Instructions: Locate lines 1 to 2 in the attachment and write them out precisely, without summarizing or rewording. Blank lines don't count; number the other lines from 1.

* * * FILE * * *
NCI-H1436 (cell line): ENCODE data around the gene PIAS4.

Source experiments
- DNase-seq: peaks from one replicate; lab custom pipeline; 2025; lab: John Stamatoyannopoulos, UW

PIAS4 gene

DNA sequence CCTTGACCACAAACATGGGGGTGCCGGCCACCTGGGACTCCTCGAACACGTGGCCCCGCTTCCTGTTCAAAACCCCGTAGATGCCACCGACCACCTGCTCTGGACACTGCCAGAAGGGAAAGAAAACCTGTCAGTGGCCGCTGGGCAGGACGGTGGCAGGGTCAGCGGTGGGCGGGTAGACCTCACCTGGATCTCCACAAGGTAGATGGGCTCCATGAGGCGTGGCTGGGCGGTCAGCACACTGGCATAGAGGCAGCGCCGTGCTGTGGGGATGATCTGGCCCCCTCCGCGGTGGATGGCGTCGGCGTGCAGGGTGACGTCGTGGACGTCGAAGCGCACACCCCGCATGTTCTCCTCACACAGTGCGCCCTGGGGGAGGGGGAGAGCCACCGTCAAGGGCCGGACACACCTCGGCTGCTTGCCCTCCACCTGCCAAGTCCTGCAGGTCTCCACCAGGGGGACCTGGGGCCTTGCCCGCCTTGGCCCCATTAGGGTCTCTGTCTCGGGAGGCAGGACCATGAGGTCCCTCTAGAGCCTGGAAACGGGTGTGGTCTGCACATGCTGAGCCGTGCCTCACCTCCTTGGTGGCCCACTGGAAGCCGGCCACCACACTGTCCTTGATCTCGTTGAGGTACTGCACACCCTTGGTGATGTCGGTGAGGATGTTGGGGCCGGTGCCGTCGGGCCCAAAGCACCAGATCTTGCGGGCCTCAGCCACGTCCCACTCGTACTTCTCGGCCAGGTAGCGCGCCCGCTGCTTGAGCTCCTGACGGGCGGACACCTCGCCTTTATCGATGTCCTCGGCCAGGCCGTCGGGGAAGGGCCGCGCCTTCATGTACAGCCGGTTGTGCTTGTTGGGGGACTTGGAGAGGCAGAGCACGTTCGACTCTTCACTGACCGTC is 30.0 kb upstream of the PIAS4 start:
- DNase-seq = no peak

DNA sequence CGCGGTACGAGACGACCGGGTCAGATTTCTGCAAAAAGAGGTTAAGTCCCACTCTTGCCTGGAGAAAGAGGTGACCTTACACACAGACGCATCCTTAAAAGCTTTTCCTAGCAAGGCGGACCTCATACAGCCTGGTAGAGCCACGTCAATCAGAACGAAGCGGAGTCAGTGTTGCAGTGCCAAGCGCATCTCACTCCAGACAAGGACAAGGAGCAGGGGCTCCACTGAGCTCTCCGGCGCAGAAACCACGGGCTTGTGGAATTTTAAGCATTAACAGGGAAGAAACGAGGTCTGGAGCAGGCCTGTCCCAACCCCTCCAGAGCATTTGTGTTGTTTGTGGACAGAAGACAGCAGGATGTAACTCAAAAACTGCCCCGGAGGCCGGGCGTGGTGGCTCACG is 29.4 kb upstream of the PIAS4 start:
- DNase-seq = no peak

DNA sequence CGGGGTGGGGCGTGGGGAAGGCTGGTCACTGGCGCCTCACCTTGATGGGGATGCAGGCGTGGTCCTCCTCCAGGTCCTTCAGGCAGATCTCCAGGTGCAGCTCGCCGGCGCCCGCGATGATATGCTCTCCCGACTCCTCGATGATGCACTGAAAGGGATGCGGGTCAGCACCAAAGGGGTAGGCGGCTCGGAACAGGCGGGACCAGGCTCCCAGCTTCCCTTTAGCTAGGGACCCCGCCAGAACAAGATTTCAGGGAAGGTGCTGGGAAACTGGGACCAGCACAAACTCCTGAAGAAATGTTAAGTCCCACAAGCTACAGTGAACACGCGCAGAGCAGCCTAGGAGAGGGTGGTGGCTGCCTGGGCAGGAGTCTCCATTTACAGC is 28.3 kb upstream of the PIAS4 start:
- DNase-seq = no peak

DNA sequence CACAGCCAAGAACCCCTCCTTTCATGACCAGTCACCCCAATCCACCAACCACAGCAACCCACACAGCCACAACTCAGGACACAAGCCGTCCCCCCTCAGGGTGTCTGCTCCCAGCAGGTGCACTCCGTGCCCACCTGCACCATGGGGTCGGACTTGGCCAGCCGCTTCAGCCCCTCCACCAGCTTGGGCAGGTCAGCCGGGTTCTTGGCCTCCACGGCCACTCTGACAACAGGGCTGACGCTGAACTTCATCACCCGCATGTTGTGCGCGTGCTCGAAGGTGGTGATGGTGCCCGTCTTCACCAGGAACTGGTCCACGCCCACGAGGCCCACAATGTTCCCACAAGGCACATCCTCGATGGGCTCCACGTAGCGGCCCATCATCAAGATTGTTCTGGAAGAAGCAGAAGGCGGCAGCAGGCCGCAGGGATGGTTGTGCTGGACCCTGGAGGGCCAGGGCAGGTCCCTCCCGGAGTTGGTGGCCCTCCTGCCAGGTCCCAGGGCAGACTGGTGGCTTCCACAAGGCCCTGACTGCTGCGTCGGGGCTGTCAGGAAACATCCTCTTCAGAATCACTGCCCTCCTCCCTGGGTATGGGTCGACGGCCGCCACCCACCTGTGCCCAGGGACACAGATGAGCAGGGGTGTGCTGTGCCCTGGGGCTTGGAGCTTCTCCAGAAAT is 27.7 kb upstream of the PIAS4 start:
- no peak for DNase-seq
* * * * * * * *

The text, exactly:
NCI-H1436 (cell line): ENCODE data around the gene PIAS4.

Source experiments